2

I am actually trying to instanciate a class dynamically with these arguments.
Here is the code I use in class A:

/** @var string $source */
$source = '\Foo\Bar\My\Class'; // Dynamic value that I am not aware because it is from other extensions

/** @var bool $isClassLoadable */
$isClassLoadable = $this->definedClasses->isClassLoadable($source);
if (!$isClassLoadable) {
    return false;
}

/** @var Model $model */
$model = $this->getModel(); // loaded model with data

/** @var \Magento\Framework\Simplexml\Config $config */
$config = $this->getConfig(); // loaded configuration with data

/** @var ProcessorInterface $processorInstance */
$processorInstance = $this->objectManager->create(
    $source,
    [
        $model,
        $config,
    ]
);

The \Foo\Bar\My\Class class code:

public function __construct(
    Model $model,
    Config $config
) {
    $this->model = $model;
    $this->config = $config;

    \Zend_Debug::dump($this->model->debug());
    \Zend_Debug::dump($this->config);
}

Here my two parameters are an empty model and an empty configuration.

Questions
- Is it a good practice to use ObjectManager to create class from a "string" ?
- If it is a "good practice" what is the way to keep my data between my class A and the \Foo\Bar\My\Class instanciation ?


EDIT
I am aware that using ObjectManager is a bad practice and Factory are here to avoid that but the $source is from a configuration and maybe third part extensions, I don't know his value. I hardcoded it for the purpose of my example.

4

No, it's not a good practice to use the object manager.
Use a factory instead.
To get an instance of \Foo\Bar\My\Class you will need to use an instance of \Foo\Bar\My\ClassFactory that will be automatically generated.

I assume that the code you listed in the question is part of a class.
you should have in your class this:

protected $fooBarFactory;
public function __construct(
    ....
    \Foo\Bar\My\ClassFactory $fooBarFactory,
    ....
) {
   .... 
   $this->fooBarFactory = $fooBarFactory;
    ....
}

Then you can instantiate your \Foo\Bar\My\Class like this:

$processorInstance = $this->fooBarFactory->create([
    'model' => $model,
    'config' => $config,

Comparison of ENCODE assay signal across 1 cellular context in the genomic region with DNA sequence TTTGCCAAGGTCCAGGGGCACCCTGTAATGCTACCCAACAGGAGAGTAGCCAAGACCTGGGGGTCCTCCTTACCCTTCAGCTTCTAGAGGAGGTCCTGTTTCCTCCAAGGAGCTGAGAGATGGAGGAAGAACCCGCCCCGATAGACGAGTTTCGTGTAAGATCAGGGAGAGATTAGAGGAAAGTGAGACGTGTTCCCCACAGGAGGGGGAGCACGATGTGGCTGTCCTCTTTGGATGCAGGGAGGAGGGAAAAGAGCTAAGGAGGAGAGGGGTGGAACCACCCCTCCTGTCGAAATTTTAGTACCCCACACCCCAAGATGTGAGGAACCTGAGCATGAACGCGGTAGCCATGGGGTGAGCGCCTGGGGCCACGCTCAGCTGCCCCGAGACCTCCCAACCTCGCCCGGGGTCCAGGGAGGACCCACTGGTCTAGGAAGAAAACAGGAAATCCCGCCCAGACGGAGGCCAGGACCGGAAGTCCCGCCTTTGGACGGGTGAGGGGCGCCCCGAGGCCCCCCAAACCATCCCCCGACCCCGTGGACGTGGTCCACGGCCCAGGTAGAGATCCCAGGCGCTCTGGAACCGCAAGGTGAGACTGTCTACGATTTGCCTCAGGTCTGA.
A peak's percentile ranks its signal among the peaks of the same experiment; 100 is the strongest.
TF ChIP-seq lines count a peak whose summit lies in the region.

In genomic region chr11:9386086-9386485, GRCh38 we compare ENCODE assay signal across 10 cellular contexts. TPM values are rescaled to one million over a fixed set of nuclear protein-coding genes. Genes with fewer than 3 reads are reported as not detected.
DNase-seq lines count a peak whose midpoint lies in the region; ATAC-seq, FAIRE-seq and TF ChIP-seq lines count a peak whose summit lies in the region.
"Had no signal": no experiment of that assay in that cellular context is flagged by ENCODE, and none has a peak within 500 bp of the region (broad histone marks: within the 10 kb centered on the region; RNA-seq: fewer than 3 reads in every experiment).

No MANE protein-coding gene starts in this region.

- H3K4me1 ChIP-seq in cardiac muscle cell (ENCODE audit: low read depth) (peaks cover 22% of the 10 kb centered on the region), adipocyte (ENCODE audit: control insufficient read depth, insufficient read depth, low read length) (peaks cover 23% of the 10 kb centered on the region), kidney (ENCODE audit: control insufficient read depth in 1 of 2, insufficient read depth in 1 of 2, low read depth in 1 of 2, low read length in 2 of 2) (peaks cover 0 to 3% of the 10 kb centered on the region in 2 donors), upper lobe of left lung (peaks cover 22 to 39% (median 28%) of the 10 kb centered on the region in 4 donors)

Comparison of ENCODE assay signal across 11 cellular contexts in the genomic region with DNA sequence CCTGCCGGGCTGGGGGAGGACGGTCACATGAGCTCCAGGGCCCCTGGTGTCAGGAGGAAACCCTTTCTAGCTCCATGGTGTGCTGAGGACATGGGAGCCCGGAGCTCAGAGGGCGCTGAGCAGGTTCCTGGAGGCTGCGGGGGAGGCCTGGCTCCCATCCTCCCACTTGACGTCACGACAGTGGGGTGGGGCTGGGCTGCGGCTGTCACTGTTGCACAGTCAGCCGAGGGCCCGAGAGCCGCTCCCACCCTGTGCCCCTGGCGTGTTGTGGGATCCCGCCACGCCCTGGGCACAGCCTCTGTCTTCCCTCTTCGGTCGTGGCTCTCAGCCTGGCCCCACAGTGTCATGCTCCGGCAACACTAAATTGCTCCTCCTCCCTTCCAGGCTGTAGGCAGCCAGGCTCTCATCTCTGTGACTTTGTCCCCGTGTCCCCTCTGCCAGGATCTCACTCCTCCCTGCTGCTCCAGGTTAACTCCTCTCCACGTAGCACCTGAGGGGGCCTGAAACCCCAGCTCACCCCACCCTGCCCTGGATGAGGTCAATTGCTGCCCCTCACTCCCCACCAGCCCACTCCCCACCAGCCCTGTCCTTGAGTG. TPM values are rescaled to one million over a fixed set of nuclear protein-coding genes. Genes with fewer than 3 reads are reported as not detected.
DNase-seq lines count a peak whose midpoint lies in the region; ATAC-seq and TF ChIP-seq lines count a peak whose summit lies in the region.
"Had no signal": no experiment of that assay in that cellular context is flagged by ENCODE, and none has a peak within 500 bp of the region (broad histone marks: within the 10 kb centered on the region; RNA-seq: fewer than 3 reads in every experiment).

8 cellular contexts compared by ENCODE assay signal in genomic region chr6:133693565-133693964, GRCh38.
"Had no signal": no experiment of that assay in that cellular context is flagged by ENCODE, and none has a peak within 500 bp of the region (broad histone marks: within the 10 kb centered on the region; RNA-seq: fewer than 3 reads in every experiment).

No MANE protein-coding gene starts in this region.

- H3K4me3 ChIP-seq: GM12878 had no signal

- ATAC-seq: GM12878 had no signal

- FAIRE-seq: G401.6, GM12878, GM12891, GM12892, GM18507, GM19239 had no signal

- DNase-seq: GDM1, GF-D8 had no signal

]);

The createmethod takes as parameter an array, and the keys in this array must match the constructor argument names in the class you are instantiating.
Your class accepts 2 parameters in the constructor called $model and $config hence the array keys model and config.
[EDIT]
In case your class acts as a factory you can use ObjectManager.
I think you should move the code that actually instantiates $source in a separate factory (that's not autogenerated) and you are allowed there to use the OM.
And you can inject that general factory in your class and have something like this

$processorInstance = $this->customProcessorFactory->create(
    $source, 
    [
        'model' => $model,
        'config' => $config,
    ]
);
  • Hi, the thing I forgot to say that is the $source is from configuration and maybe third part extensions. I write it hardcoded here for the example. I am aware of the factory method but I can not use it here, I think. Or maybe do I have to manually add Factory to my $source string and mix the two methods ? – Matthéo Geoffray Nov 24 '16 at 13:39
  • If I am right I can not inject my $source class to my class A depending on my edit informations – Matthéo Geoffray Nov 24 '16 at 13:53
  • See my update to the answer. I hope it makes sense. – Marius Nov 24 '16 at 14:00
  • If I understand I create a class CustomProcessorFactory that I inject in my Class A. In that class I use the OM to create the source. So in my Class A I call customProcessorFactory as in you example which it is using the OM right ? If that is it I did not see what will change, that will just move my ObjectManager initial issue. Did I misunderstood your reasoning or maybe my example is not that clear ? – Matthéo Geoffray Nov 24 '16 at 14:10
  • The idea was to use object manager only in classes that act as factories and do nothing else. If you move your $source instantiation to a separate class that just only instantiates it and does nothing else, you are off the hook. You are allowed to use OM. The effect will be the same but your code will be best practice compliant. – Marius Nov 24 '16 at 14:11

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